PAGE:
The second group is made up of carriers who are truly international, meaning they are not US based. These companies have headquarters in foreign countries with maybe a field office in the United states. They can bill in foreign currency and directly,  they can also set up a network in those countries. These carriers usually don’t buy wholesale from other places. They operate around the world and also have domestic presence in their respected countries.
  • China Telecom - They have a huge presence in South America, and China along with the best rates.  
  • NTT Communications -  Known as the “gateway to Asia” with total ownership of submarine cable infrastructures and the lowest latency from APAC to the US. 80% of the Global Fortune 100 use NTT for their mission critical global infrastructure and IT needs.
  • TATA - If you have Data Centers or Contact Centers in India, Tata is the one you’ll want to talk to. They also have a huge presence in the Philippines.
  • Telia -   Also called Telia Company, Telia Carrier is a company that  provides network infrastructure and services to more than 1,200 customers in 80 different countries worldwide. Their IP network, AS1299, has grown from being the largest IP network in Europe to being the second largest IP network in North America and the second largest in the world.
  • GTT -  A global network integrator providing a broad portfolio of Wide-Area Network (WAN), Dedicated internet access and mobility services. GTT combines multiple networks and technologies such as traditional OC-x, MPLS and ethernet, to deliver cost-effective solutions. Their focus is on voice and cloud-based services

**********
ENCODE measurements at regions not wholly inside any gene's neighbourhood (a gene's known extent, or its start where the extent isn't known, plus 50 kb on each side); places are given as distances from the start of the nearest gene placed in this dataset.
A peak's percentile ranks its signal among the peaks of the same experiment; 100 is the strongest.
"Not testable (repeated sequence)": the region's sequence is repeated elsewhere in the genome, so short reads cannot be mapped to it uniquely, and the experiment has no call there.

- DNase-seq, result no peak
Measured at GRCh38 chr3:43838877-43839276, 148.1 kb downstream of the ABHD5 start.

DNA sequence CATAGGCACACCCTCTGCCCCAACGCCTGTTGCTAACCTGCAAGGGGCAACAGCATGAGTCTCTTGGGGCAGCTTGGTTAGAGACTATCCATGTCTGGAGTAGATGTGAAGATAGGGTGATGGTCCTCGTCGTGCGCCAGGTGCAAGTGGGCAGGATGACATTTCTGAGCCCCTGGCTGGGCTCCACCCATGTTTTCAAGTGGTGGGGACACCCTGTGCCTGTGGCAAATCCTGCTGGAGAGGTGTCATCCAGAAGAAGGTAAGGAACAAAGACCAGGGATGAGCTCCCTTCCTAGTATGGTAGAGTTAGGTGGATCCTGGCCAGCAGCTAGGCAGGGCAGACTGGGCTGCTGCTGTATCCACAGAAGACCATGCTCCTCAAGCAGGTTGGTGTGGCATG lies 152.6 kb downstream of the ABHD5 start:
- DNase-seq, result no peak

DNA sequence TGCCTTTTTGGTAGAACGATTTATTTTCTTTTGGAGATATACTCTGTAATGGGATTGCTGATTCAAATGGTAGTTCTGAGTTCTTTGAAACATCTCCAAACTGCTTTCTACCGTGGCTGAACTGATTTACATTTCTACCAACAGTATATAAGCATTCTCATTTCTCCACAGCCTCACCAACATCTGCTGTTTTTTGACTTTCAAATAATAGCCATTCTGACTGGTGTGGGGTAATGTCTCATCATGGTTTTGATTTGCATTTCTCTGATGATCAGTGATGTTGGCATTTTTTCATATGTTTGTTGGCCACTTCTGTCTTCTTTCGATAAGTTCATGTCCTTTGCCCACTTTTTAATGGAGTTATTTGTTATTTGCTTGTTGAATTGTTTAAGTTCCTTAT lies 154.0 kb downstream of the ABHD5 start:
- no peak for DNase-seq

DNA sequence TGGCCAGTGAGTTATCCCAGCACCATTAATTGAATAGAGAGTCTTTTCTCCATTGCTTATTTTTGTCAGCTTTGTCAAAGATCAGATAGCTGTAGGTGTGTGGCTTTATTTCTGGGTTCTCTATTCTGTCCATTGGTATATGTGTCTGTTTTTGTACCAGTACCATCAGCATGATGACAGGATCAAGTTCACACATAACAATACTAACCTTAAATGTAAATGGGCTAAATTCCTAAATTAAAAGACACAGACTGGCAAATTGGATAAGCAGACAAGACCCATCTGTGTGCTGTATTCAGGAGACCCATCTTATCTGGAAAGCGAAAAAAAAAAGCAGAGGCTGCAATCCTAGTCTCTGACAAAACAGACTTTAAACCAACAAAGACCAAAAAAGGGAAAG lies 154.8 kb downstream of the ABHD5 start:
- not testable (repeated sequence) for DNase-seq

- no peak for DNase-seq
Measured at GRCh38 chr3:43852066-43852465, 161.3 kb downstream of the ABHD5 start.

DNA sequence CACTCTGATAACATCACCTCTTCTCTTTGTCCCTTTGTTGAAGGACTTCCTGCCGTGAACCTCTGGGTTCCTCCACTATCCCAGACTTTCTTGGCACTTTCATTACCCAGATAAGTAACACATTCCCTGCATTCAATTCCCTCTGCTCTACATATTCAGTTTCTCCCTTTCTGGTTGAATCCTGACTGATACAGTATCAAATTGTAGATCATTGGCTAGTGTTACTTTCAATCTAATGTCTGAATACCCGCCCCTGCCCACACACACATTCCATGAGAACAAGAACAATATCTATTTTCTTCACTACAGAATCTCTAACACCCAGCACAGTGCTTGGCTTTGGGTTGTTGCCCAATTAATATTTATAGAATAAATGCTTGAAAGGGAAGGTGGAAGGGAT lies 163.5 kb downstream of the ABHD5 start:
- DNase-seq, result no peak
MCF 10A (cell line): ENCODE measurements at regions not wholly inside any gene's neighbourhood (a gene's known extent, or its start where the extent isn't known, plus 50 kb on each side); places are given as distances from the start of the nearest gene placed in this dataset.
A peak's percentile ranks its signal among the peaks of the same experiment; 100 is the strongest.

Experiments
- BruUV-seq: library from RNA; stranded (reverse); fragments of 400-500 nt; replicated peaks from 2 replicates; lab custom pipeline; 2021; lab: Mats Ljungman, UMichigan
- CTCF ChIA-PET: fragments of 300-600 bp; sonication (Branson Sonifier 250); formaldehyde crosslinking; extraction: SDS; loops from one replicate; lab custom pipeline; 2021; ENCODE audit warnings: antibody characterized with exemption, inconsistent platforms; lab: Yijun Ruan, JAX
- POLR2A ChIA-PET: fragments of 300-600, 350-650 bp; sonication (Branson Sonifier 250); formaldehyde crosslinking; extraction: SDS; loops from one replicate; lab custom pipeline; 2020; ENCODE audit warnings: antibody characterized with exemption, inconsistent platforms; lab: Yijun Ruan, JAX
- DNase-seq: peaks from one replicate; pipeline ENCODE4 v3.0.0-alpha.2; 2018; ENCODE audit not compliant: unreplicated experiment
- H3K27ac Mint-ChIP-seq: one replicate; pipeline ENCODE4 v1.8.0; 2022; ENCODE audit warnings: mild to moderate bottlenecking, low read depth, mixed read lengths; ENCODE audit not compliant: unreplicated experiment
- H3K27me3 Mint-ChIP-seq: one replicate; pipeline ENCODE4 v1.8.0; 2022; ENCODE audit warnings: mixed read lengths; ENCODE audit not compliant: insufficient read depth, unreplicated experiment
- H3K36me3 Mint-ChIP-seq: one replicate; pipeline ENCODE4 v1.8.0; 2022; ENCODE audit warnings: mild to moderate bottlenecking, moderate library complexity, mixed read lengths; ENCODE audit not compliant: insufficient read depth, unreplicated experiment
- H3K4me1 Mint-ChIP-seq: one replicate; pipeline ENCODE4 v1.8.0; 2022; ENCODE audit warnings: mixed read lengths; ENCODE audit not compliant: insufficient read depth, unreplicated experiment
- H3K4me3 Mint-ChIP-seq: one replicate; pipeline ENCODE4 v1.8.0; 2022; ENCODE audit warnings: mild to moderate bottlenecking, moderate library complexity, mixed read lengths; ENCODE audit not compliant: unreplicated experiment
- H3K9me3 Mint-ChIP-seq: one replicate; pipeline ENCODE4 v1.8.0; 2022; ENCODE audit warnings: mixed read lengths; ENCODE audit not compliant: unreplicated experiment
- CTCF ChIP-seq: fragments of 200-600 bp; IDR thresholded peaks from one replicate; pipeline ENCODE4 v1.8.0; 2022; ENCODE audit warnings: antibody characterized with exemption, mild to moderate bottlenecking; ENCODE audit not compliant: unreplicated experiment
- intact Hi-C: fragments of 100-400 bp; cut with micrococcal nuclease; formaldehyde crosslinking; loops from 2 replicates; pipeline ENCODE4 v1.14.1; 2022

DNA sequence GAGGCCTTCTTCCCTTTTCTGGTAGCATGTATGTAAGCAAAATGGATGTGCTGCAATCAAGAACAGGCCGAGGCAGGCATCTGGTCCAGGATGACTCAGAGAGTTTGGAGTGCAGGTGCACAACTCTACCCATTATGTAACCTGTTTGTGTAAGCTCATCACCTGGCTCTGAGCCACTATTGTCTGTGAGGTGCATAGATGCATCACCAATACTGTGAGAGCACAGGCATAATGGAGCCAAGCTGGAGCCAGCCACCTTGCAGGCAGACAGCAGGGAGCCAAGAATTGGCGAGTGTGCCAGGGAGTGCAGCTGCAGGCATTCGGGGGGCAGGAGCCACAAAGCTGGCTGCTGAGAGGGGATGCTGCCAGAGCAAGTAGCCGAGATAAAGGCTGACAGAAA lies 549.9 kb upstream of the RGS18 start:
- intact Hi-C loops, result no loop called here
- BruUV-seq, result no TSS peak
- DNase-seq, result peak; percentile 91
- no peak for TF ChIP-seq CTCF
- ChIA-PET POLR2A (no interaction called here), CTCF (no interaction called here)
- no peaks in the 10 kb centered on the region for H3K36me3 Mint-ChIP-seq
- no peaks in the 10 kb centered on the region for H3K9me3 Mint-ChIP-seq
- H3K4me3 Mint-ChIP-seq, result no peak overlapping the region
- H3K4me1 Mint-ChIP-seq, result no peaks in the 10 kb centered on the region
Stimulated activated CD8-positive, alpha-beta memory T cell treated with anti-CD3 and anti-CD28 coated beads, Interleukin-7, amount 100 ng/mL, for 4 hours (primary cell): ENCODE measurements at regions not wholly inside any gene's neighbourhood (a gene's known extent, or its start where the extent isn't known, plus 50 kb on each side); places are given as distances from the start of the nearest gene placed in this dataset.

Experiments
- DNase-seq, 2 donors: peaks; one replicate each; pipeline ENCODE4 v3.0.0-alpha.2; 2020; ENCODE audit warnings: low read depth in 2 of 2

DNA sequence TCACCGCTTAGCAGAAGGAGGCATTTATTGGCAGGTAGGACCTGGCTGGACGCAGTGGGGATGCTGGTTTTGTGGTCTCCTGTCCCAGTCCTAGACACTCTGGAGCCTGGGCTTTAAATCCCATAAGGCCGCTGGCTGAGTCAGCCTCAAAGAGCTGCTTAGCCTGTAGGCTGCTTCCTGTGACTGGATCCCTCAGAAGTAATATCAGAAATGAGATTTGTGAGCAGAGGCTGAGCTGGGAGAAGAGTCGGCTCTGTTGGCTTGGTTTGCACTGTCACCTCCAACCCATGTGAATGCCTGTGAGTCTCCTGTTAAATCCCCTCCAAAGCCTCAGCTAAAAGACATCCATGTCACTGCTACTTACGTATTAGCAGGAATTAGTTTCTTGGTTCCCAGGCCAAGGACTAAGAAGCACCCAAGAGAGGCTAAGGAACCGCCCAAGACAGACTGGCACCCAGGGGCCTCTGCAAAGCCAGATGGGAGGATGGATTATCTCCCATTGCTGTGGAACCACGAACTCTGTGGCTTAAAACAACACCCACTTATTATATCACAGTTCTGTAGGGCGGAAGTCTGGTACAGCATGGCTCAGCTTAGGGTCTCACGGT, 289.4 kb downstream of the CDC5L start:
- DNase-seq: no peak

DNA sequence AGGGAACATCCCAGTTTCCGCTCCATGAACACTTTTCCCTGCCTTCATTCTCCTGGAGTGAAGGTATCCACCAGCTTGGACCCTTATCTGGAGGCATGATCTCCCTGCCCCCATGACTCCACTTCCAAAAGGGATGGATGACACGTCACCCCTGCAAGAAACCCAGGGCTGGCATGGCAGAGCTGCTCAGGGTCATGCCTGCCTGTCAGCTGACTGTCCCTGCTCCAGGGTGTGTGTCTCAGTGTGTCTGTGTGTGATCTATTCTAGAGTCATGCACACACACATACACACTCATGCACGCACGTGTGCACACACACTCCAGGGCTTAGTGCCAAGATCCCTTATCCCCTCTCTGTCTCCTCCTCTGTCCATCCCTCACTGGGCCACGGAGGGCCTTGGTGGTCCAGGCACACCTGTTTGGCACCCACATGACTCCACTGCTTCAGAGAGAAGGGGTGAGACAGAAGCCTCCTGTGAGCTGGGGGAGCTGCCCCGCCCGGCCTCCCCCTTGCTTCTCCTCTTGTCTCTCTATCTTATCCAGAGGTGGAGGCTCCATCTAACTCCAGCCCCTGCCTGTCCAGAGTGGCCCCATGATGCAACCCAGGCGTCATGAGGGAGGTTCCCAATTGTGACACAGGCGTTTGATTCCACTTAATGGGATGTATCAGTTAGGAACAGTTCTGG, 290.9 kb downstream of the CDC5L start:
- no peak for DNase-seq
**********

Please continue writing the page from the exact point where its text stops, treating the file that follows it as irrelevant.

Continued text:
• Expereo - Expereo manages over 2500+ providers across 200+ countries to provide fully managed internet services with standard Ethernet handoff, static IPs, feet on the street, SD-WAN, in a single partner to help support you in the US or globally. They are headquartered in the Netherlands.
  • Telstra -  A leading telecommunications and technology company offering a wide range of services globally, with a focus on the Asia-Pacific region. They have around 3,000 employees based in 22 countries outside of Australia providing services to hundreds of business and government customers. Telstra provides technology solutions for business and government customers, including data and IP networks, network application services such as managed networks, unified communications, cloud, industry solutions and integrated services.
These are the companies that can get you access, which means internet access, MPLS, SD-WAN, and field techs. The second group of carriers we discussed are the ones who will have the most field techs, while the first group of carriers are going to be the ones that rely on their foreign partnerships to get some of this work done. It’s important for you to know that because a lot of the times when work orders are handed off from one provider to another provider it creates some issues, but when you go right to the provider who is providing the service, everything happens a lot faster. 


Below we have listed some of things you should take into consideration when you’re deciding the design for your international network.
  • Point to Point - Is one of those locations in the United States or not? For example if you’re going from Dubai to Japan then you have to look at the second group of carriers who are the true international carriers. If at least one of those points is inside the United States then the first group of carriers who are United States based will be your best bet.